Region: New England
Activities: Fishing, hunting, hiking
Species: Brook and brown trout; whitetail deer; ruffed grouse; moose
Where: The White Mountain National Forest comprises more than 750,000 acres in the eastern New Hampshire counties of Grafton, Coos and Carroll with a small portion of the forest extending into Maine. The forest includes over 100 miles of the Appalachian Trail, 48 peaks more than 4,000 feet in elevation (including Mt. Washington, the northeast’s highest mountain at 6,288 feet), a number of downhill ski areas and 600 miles of rivers and streams…many of which hold native brook trout.
Why: The joys of hiking into remote mountain streams to fish for willing native brookies.
“The forest has so many places where you can pull off a forest road, hike in a few minutes (or more, if you wish) and find streams with brookies,” said Joe Norton, Trout Unlimited’s Project Manager for Upper Connecticut Home Rivers Initiative. “This is true along the Kancamagus Scenic Highway, the Kilkenny area and the Pemigewasset area. The fish won’t be whoppers – most will be 6 inches to 8 inches, with a rare fish measuring 12 inches or 14 inches – but the streams are beautiful, and it’s really fun fishing.”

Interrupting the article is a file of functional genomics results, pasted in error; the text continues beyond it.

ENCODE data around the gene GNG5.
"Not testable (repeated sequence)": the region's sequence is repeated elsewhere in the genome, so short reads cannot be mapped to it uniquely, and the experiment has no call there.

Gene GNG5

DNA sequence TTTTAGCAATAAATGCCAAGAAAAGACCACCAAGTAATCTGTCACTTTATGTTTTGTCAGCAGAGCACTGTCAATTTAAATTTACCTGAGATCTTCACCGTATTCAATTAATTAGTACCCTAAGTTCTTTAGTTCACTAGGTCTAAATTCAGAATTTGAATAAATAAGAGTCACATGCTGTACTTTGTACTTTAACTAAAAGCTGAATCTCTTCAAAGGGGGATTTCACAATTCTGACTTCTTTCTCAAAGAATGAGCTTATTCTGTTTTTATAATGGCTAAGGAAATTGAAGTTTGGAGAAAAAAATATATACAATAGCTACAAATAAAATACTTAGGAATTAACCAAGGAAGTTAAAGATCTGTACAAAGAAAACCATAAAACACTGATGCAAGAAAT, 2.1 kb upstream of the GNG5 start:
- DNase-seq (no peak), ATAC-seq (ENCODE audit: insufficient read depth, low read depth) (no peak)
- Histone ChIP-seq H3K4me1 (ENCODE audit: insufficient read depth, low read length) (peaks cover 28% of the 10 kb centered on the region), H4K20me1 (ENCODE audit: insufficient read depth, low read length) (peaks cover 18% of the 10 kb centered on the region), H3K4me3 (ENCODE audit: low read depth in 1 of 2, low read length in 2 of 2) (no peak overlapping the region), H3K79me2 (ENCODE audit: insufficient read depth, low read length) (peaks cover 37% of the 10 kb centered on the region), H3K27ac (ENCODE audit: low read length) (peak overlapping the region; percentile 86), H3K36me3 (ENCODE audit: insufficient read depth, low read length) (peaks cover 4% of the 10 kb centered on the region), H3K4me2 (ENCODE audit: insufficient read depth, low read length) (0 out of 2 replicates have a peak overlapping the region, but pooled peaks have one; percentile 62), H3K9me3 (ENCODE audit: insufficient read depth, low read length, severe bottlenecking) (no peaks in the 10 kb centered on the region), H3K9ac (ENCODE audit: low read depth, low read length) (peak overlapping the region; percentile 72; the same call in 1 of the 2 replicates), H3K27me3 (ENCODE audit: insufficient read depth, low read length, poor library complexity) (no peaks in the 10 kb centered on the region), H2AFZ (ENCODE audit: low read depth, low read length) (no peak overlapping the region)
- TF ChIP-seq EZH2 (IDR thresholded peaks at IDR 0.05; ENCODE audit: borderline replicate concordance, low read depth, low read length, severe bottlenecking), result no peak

Some of the larger rivers just outside the forest are stocked with browns and rainbows, which typically run larger. The White Mountain National Forest is also popular with hunters, especially those seeking ruffed grouse (particularly in the Pittsburg area) and white-tail deer. Moose can also be hunted if you’re lucky enough to draw one of roughly 50 permits. Downhill skiers know the region for some of the east’s best-known resorts, including Waterville Valley, Loon Mountain and the off-piste, hike-to-the-top-and-ski-down challenge of Tuckerman’s Ravine.
Inside Knowledge: Make the first few casts count.
“It pays to be stealthy as you approach the pools,” Norton added. “Fly selection is not especially important. A number 14 elk hair caddis is pretty reliable, as is an Adams. Small beadheads work too.”
TU Initiatives: Although many of the region’s mountains streams have habitat characteristics of excellent coldwater fisheries, a significant number are fragmented by dams and poorly designed culverts, limiting fish migration. TU has partnered with the Connecticut River Watershed Council, the New Hampshire Charitable Foundation and U.S. Forest Service to identify and complete a number of restoration projects to enhance fish movement. Thus far, these have included four bridge replacements on the East Branch of the Pemigewasset River; restoration work on ten high productivity headwater streams in the Kilkenny area; and the decommissioning of Tunnel Brook Road (and rebuilding of habitat features).
Make a Difference: A dollar spent on conservation is a dollar spent for the benefit of future generations. But recent budget proposals put that future at risk. Visit standup.tu.org to send a message to Congress, telling them you support funding for public land management and agencies like the U.S. Forest Service.